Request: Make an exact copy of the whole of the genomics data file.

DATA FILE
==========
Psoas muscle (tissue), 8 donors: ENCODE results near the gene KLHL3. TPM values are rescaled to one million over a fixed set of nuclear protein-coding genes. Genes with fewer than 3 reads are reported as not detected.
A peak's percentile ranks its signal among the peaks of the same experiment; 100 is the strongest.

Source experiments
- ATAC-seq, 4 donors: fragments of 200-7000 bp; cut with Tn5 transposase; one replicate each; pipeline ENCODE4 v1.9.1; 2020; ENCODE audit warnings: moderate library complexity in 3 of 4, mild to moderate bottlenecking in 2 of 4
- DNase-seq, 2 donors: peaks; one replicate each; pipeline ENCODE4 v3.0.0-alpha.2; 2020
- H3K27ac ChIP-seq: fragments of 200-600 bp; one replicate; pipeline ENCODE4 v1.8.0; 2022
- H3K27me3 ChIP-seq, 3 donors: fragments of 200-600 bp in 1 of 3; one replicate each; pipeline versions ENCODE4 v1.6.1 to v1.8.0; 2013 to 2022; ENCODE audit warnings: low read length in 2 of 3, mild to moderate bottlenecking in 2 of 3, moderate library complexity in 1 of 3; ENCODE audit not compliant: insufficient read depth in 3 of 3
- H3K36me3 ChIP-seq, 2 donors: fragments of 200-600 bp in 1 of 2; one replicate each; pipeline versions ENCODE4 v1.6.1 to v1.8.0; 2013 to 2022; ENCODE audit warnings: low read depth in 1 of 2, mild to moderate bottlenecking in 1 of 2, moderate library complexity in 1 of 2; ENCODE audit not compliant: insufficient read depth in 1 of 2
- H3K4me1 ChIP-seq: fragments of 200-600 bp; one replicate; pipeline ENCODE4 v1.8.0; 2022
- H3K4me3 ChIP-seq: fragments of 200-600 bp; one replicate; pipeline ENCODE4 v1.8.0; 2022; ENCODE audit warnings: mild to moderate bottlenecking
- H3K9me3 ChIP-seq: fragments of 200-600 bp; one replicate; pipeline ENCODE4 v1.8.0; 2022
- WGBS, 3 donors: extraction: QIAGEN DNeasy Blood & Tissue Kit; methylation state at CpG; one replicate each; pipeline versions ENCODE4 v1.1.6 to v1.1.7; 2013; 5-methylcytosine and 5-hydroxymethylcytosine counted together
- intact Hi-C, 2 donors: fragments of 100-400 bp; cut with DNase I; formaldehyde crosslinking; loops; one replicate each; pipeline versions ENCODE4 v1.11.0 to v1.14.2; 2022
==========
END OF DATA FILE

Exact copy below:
Psoas muscle (tissue), 8 donors: ENCODE results near the gene KLHL3. TPM values are rescaled to one million over a fixed set of nuclear protein-coding genes. Genes with fewer than 3 reads are reported as not detected.
A peak's percentile ranks its signal among the peaks of the same experiment; 100 is the strongest.

Source experiments
- ATAC-seq, 4 donors: fragments of 200-7000 bp; cut with Tn5 transposase; one replicate each; pipeline ENCODE4 v1.9.1; 2020; ENCODE audit warnings: moderate library complexity in 3 of 4, mild to moderate bottlenecking in 2 of 4
- DNase-seq, 2 donors: peaks; one replicate each; pipeline ENCODE4 v3.0.0-alpha.2; 2020
- H3K27ac ChIP-seq: fragments of 200-600 bp; one replicate; pipeline ENCODE4 v1.8.0; 2022
- H3K27me3 ChIP-seq, 3 donors: fragments of 200-600 bp in 1 of 3; one replicate each; pipeline versions ENCODE4 v1.6.1 to v1.8.0; 2013 to 2022; ENCODE audit warnings: low read length in 2 of 3, mild to moderate bottlenecking in 2 of 3, moderate library complexity in 1 of 3; ENCODE audit not compliant: insufficient read depth in 3 of 3
- H3K36me3 ChIP-seq, 2 donors: fragments of 200-600 bp in 1 of 2; one replicate each; pipeline versions ENCODE4 v1.6.1 to v1.8.0; 2013 to 2022; ENCODE audit warnings: low read depth in 1 of 2, mild to moderate bottlenecking in 1 of 2, moderate library complexity in 1 of 2; ENCODE audit not compliant: insufficient read depth in 1 of 2
- H3K4me1 ChIP-seq: fragments of 200-600 bp; one replicate; pipeline ENCODE4 v1.8.0; 2022
- H3K4me3 ChIP-seq: fragments of 200-600 bp; one replicate; pipeline ENCODE4 v1.8.0; 2022; ENCODE audit warnings: mild to moderate bottlenecking
- H3K9me3 ChIP-seq: fragments of 200-600 bp; one replicate; pipeline ENCODE4 v1.8.0; 2022
- WGBS, 3 donors: extraction: QIAGEN DNeasy Blood & Tissue Kit; methylation state at CpG; one replicate each; pipeline versions ENCODE4 v1.1.6 to v1.1.7; 2013; 5-methylcytosine and 5-hydroxymethylcytosine counted together
- intact Hi-C, 2 donors: fragments of 100-400 bp; cut with DNase I; formaldehyde crosslinking; loops; one replicate each; pipeline versions ENCODE4 v1.11.0 to v1.14.2; 2022